Was wondering if someone could give me some advice on the best way of transferring this photoshop design to html. I’m not very good at this to be honest - this is only my second site
I was thinking a static design would be best, although I don’t really think I truely grasp the practical outcomes of a dynamic page. I was going to cut the top banner out (minus the logo to make it clickable), the footer, the left nav and then the content, creating each as a div (with the relevant background). Does that sound about right?
Also, any help with how to ‘place’ the page (ie how it sits in the browser window). At the moment it will look a bit strange with the nav bar just stopping on either side.
That’s kind of a ‘yester year’ consideration, as few screens are that small now. These days the average is well over 1000px, I believe.
I just pulled 960px out of my (you know what). A better approach is to make the page fluid and/or elastic, meaning the width changes depending on browser width. But that won’t suit the design you have at this point. At a quick glance, your page looked about 960 to me, which is a width I like for fixed-width designs.
Perhaps I’m overstating it, but I’m wary when people rely too much on one big image for a site. For me, image components are best created individually, rather than cut from one big image, but I guess in the end there’s little if any difference. But a web page is made of of a lot of separate elements that have to get along together, and thinking of a page initially as one big fixed image seems to me to miss the point of that and to raise expectations that everything will just look right without consideration of how best to structure the content.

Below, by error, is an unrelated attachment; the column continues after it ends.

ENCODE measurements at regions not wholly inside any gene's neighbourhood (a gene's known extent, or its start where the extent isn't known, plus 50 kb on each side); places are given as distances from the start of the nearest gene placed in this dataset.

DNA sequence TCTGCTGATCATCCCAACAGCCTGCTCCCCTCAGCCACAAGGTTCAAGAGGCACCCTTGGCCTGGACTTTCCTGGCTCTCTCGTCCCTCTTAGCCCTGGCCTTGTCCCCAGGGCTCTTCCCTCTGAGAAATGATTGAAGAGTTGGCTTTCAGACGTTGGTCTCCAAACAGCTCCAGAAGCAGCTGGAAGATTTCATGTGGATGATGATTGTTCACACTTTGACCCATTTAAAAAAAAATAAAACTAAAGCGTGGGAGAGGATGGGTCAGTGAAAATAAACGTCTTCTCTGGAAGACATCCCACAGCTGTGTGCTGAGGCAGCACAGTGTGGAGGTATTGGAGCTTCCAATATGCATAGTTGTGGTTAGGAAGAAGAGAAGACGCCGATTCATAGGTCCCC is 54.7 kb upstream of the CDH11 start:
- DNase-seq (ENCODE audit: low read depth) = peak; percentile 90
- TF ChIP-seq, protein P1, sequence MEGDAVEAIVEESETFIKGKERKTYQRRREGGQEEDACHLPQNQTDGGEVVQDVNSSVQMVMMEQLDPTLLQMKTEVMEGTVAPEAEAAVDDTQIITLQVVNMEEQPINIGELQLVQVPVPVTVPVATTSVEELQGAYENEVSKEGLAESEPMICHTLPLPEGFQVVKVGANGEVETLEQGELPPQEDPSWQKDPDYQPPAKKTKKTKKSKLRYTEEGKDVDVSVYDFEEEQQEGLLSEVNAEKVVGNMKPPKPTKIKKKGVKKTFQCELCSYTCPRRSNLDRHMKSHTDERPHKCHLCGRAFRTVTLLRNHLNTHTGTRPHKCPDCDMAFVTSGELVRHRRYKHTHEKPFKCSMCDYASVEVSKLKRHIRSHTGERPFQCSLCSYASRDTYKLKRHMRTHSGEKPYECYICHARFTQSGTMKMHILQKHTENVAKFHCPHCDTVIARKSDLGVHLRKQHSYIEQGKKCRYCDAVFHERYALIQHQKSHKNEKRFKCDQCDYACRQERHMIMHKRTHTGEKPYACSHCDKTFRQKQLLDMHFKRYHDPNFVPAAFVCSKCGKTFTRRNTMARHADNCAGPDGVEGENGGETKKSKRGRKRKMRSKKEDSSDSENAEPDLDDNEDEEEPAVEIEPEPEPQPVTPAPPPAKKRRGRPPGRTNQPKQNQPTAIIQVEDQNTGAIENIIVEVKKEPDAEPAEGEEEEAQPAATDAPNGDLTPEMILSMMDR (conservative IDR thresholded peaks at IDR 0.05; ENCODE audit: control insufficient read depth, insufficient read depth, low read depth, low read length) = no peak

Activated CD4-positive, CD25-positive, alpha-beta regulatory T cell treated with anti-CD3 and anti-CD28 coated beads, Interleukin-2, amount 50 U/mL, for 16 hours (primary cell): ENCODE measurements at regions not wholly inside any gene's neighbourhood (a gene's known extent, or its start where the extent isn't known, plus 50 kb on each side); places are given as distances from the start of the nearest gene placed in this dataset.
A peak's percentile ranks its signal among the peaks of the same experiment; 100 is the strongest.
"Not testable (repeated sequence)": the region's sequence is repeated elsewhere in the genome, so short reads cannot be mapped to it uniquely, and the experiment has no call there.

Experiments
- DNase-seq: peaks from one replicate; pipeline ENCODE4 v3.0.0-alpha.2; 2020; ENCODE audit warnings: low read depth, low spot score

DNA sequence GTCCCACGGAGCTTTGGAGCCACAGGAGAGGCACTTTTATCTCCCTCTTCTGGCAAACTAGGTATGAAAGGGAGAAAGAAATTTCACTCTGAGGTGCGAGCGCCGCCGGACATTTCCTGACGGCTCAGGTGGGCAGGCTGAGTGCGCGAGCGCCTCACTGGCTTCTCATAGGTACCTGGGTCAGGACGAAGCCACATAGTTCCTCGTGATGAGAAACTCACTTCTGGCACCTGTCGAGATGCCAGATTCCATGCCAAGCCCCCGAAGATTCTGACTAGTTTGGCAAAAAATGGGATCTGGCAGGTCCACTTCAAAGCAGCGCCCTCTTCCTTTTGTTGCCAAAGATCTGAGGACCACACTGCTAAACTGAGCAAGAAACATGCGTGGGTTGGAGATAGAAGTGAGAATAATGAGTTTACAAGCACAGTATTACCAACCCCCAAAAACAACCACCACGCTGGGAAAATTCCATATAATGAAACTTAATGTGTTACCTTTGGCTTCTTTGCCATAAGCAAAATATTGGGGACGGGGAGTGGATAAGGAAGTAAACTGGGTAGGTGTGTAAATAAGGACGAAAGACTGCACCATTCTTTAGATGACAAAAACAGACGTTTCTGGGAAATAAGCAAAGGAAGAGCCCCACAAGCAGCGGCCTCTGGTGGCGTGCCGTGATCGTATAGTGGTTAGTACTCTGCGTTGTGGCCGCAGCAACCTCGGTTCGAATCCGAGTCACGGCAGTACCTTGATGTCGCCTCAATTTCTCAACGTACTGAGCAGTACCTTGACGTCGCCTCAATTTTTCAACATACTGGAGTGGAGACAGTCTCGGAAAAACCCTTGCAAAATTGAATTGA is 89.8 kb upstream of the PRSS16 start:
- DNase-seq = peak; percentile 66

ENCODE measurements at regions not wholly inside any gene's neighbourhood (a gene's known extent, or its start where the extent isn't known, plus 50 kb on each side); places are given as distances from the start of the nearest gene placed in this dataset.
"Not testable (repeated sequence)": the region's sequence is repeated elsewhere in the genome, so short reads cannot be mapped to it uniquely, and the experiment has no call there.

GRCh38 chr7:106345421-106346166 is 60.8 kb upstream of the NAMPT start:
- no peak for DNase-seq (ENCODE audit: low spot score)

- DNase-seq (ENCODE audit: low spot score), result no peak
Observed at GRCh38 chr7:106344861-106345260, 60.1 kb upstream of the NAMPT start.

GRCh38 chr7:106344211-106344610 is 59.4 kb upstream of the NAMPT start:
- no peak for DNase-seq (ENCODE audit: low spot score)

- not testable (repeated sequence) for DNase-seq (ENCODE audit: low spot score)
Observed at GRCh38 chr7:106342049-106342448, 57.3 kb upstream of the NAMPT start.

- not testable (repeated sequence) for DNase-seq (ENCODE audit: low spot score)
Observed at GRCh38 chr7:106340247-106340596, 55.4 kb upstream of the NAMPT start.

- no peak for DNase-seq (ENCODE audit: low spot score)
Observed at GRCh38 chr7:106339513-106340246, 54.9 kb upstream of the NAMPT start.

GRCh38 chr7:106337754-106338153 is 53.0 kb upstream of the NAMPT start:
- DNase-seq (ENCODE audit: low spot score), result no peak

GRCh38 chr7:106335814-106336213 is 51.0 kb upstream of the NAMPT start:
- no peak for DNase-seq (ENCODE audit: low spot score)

Anyway, I feel like I’m rambling. Your content border doesn’t look like it wraps all the way around the content, so that’s not too bad. But I’ve seen people do that with Ps, and it’s totally unworkable, as people can re-size a web page, in which case the text will be cut off or overflow the border image. That’s kind of what I mean by not thinking enough in terms of a web page’s nature.
Other people create an image for a form, and then have clear form element sitting on top of that, which is totally unrealistic, for the same reason as above. In various situations the form elements will not sit right over the background image, making the page look abominable.
Thanks for your help. Yeah, this is only my second design, so I’ve not really considered how it will actually fit in the browser. I’m just happy it looks relatively good - I dont’ have great photoshop or design skills, so anything that looks even half professional is good for me.
I’ll get on it now and see if I can get something made by the end of the day!
Just out of interest, why is it bad design to slice up the page? Surely there is no way of replicating the content border (for example) without cutting it and placing it as the background image for the content div?
To me, Ps mockups are just a way to visualize the page I want to create. After that, my advice is to throw it away and start coding from scratch. I know a lot of people slice up PSD images and paste them into the HTML, but it’s bad design, IMHO.
Start with basics, like deciding if the page will be centered or left aligned. Will you have header spanning the page or just spanning wrapper div? (That would be closest to the image you have now).
Your PSD design looks to me like you are thinking as a print designer than as a web designer. (That’s not intended as a criticism at all, but I do receive designs from graphic designers that have no plan for what will happen “at the edges”, whereas this is always in my mind from the start when I am planning a web interface.)
It looks to me like the design you’ve created is best suited to being contained in a centered wrapper about 960px wide:
margin: 0 auto; /* this centers the page */
From there, create a header section for the logo, a nav section made of an unordered list and the black background image… etc. etc.
Have a start at that, then post a link to what you’ve done and we can suggest the next steps.